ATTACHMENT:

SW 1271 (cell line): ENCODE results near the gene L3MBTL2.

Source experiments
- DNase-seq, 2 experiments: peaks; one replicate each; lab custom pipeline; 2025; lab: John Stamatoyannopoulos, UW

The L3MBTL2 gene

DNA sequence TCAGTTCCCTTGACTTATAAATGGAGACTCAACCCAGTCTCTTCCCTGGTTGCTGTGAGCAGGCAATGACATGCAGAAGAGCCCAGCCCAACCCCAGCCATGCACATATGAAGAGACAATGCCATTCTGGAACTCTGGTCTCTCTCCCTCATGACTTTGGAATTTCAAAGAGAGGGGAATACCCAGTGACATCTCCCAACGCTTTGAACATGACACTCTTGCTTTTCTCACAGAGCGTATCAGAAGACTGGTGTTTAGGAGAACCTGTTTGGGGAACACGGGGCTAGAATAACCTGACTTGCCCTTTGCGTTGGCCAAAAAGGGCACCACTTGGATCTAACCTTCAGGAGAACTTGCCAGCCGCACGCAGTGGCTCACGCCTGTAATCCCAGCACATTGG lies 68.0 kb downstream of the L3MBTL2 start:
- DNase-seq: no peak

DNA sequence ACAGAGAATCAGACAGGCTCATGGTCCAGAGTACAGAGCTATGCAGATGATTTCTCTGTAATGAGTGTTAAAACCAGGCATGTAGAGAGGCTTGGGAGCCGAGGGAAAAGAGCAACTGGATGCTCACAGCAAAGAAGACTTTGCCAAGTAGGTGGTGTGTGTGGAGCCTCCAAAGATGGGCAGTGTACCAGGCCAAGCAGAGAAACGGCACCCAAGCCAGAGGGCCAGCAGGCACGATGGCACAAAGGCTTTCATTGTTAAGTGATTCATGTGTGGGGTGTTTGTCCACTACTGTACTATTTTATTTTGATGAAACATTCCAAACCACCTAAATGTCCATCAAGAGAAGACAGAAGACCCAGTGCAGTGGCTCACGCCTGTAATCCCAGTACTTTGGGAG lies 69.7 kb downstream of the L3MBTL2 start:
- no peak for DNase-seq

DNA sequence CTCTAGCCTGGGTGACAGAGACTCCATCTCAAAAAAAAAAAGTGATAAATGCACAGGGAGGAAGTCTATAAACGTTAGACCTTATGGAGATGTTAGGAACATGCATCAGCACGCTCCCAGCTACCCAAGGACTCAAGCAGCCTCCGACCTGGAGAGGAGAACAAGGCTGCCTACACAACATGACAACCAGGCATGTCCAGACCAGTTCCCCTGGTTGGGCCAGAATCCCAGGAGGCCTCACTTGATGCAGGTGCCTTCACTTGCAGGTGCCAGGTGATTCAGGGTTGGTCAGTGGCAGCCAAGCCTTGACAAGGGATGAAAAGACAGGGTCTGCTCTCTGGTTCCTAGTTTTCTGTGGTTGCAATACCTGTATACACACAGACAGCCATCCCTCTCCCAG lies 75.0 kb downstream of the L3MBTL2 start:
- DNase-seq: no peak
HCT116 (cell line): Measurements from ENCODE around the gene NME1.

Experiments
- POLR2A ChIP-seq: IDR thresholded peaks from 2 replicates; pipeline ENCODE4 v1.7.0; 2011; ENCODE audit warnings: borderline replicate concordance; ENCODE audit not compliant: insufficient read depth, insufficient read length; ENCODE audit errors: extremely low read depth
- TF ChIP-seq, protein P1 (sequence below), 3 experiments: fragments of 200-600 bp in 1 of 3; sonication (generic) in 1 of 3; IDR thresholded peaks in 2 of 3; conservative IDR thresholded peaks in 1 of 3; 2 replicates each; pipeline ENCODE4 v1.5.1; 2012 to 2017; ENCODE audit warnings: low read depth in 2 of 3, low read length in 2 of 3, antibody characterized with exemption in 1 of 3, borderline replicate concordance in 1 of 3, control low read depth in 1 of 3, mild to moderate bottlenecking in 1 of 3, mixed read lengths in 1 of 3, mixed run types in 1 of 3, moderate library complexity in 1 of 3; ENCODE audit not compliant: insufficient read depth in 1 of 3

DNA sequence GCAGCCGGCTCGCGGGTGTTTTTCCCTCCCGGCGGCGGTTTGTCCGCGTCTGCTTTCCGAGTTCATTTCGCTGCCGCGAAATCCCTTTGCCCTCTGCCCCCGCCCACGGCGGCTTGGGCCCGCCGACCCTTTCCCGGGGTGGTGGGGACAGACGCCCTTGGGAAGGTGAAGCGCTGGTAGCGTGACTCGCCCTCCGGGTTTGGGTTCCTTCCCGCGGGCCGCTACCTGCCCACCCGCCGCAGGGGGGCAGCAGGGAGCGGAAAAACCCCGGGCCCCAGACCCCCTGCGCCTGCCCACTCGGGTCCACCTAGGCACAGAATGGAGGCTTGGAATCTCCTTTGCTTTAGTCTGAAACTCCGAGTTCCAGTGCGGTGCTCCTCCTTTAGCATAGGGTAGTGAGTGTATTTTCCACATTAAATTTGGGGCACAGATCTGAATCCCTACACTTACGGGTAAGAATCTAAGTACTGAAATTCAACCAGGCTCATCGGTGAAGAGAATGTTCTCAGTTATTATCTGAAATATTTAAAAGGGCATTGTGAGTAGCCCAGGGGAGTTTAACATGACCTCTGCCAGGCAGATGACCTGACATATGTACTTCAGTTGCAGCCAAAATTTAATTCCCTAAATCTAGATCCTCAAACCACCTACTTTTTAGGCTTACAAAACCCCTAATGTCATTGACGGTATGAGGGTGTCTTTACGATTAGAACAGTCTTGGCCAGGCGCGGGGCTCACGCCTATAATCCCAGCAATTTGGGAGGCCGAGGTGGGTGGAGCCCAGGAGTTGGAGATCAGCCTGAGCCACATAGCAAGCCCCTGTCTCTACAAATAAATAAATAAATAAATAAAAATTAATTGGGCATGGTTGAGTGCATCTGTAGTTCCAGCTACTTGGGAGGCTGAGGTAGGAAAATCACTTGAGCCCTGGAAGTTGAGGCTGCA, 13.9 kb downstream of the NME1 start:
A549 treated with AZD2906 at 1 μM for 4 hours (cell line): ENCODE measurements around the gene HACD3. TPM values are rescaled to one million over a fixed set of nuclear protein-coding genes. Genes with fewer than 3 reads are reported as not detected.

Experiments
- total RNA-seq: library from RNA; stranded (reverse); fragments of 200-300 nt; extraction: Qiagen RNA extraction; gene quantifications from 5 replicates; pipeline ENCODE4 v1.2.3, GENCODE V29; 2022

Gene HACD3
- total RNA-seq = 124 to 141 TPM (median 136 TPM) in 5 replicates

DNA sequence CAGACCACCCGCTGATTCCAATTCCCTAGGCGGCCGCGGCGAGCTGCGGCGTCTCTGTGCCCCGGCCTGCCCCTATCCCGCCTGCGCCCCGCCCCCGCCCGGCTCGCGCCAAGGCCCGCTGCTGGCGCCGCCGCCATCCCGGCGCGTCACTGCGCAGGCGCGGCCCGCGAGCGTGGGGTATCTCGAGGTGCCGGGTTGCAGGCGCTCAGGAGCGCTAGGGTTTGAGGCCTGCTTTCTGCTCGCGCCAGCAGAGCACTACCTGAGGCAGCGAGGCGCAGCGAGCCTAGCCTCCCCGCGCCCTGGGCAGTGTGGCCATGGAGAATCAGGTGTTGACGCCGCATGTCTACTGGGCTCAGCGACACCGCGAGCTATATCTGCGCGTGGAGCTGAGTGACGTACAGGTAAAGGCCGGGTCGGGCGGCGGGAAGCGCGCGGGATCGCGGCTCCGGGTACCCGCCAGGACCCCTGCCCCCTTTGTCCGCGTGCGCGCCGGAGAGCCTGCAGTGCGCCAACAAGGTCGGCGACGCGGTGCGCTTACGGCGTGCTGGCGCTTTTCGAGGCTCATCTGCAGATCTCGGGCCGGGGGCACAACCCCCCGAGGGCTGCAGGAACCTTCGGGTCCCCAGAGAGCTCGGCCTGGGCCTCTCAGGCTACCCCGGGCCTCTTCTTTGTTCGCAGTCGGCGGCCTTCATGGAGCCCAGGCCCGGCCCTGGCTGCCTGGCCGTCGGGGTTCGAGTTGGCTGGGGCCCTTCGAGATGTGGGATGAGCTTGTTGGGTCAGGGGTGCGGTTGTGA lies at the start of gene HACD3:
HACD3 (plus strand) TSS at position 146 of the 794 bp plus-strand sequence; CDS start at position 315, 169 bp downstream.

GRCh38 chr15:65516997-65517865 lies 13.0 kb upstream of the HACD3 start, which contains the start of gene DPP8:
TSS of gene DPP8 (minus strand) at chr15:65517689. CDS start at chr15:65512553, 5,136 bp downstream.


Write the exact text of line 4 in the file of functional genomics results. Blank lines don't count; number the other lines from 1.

The L3MBTL2 gene